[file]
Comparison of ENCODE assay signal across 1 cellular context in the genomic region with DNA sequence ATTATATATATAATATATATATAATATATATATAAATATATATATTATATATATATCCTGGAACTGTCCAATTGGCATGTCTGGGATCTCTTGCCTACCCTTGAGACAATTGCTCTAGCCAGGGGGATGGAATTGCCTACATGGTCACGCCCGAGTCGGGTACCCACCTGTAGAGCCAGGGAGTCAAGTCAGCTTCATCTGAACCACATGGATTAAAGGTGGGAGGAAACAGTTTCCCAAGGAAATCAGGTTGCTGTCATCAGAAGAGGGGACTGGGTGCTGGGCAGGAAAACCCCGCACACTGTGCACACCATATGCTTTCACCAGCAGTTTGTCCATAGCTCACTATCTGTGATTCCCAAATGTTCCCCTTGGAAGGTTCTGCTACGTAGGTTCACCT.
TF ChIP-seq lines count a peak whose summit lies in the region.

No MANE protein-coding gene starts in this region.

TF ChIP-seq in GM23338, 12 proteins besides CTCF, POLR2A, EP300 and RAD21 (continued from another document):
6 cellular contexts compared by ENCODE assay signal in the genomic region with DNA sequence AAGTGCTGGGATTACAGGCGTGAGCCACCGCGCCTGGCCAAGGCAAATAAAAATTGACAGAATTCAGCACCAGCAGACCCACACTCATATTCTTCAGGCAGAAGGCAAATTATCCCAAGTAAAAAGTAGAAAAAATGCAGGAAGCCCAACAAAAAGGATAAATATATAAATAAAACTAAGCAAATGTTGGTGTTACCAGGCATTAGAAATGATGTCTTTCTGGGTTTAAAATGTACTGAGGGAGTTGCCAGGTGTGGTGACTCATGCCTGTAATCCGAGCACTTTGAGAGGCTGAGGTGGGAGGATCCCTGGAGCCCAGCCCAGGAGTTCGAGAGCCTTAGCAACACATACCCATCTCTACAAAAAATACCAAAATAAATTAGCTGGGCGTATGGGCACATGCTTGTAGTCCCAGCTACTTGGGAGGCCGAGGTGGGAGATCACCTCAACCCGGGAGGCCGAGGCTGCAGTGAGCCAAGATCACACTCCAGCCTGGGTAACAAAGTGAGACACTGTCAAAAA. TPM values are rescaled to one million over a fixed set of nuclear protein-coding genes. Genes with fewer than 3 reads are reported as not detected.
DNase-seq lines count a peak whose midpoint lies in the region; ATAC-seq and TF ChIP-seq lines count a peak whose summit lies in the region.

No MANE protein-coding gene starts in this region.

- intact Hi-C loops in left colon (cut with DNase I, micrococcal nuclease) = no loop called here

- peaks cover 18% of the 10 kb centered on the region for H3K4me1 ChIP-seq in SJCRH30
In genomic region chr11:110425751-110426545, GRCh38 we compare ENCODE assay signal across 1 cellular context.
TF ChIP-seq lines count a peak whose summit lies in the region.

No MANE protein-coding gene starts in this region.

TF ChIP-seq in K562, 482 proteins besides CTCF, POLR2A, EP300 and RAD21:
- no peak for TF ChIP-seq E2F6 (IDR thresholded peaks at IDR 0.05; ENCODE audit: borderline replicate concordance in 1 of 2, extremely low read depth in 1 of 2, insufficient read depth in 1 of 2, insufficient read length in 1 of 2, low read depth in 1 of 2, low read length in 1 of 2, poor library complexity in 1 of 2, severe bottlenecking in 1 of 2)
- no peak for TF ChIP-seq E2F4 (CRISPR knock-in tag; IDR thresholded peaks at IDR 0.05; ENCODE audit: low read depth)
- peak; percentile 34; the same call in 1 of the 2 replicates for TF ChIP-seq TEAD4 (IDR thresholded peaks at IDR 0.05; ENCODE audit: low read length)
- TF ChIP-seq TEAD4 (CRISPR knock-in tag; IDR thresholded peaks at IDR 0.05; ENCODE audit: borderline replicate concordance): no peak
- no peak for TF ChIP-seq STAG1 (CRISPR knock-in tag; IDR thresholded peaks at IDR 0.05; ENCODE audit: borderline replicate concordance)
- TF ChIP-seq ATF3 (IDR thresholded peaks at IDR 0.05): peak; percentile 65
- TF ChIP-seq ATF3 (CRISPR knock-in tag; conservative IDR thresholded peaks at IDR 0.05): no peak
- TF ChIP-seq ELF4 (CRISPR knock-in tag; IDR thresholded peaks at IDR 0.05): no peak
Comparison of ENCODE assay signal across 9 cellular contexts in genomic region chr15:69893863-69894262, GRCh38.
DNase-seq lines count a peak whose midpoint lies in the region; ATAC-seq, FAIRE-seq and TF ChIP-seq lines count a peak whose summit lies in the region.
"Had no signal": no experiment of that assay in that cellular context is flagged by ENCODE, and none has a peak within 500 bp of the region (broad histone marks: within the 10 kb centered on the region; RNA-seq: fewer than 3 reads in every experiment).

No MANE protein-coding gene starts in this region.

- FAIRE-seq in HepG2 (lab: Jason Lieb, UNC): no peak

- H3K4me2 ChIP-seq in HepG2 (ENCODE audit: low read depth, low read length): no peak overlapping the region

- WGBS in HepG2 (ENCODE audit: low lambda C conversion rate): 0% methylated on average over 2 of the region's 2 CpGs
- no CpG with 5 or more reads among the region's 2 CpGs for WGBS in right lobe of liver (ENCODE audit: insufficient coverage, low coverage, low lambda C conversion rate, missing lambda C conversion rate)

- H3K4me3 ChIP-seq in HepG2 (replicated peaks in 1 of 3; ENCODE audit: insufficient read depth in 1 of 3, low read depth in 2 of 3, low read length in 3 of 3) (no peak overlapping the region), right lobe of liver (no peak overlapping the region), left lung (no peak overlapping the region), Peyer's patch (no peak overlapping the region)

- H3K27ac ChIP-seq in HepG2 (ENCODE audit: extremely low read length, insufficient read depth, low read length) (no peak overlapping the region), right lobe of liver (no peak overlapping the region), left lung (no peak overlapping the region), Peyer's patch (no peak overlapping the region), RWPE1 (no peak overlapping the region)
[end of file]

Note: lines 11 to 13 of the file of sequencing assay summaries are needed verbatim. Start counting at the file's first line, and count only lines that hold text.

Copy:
TF ChIP-seq lines count a peak whose summit lies in the region.

No MANE protein-coding gene starts in this region.

TF ChIP-seq in K562, 482 proteins besides CTCF, POLR2A, EP300 and RAD21: